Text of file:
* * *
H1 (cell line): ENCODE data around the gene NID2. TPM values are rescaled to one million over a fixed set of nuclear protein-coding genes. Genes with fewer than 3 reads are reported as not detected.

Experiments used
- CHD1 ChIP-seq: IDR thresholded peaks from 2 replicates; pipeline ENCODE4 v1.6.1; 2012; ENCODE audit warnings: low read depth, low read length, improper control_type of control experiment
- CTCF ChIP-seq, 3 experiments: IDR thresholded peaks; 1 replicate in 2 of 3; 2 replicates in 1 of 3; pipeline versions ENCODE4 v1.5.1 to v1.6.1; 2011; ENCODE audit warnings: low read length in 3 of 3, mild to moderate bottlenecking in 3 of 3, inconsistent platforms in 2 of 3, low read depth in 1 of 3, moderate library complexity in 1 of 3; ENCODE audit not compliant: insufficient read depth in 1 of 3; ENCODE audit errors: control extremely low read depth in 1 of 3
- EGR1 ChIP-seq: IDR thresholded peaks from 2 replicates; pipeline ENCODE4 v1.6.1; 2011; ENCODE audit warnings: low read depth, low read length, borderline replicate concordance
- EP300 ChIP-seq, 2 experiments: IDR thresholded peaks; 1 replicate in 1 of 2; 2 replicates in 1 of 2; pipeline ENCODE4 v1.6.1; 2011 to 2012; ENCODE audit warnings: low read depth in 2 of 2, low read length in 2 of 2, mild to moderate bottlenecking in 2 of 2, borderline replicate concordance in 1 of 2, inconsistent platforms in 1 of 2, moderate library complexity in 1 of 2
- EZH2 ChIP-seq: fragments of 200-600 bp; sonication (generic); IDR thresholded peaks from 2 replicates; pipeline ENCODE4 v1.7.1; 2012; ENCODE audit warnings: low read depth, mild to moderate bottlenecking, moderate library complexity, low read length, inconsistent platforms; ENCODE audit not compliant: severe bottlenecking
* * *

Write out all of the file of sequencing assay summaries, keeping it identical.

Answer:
H1 (cell line): ENCODE data around the gene NID2. TPM values are rescaled to one million over a fixed set of nuclear protein-coding genes. Genes with fewer than 3 reads are reported as not detected.

Experiments used
- CHD1 ChIP-seq: IDR thresholded peaks from 2 replicates; pipeline ENCODE4 v1.6.1; 2012; ENCODE audit warnings: low read depth, low read length, improper control_type of control experiment
- CTCF ChIP-seq, 3 experiments: IDR thresholded peaks; 1 replicate in 2 of 3; 2 replicates in 1 of 3; pipeline versions ENCODE4 v1.5.1 to v1.6.1; 2011; ENCODE audit warnings: low read length in 3 of 3, mild to moderate bottlenecking in 3 of 3, inconsistent platforms in 2 of 3, low read depth in 1 of 3, moderate library complexity in 1 of 3; ENCODE audit not compliant: insufficient read depth in 1 of 3; ENCODE audit errors: control extremely low read depth in 1 of 3
- EGR1 ChIP-seq: IDR thresholded peaks from 2 replicates; pipeline ENCODE4 v1.6.1; 2011; ENCODE audit warnings: low read depth, low read length, borderline replicate concordance
- EP300 ChIP-seq, 2 experiments: IDR thresholded peaks; 1 replicate in 1 of 2; 2 replicates in 1 of 2; pipeline ENCODE4 v1.6.1; 2011 to 2012; ENCODE audit warnings: low read depth in 2 of 2, low read length in 2 of 2, mild to moderate bottlenecking in 2 of 2, borderline replicate concordance in 1 of 2, inconsistent platforms in 1 of 2, moderate library complexity in 1 of 2
- EZH2 ChIP-seq: fragments of 200-600 bp; sonication (generic); IDR thresholded peaks from 2 replicates; pipeline ENCODE4 v1.7.1; 2012; ENCODE audit warnings: low read depth, mild to moderate bottlenecking, moderate library complexity, low read length, inconsistent platforms; ENCODE audit not compliant: severe bottlenecking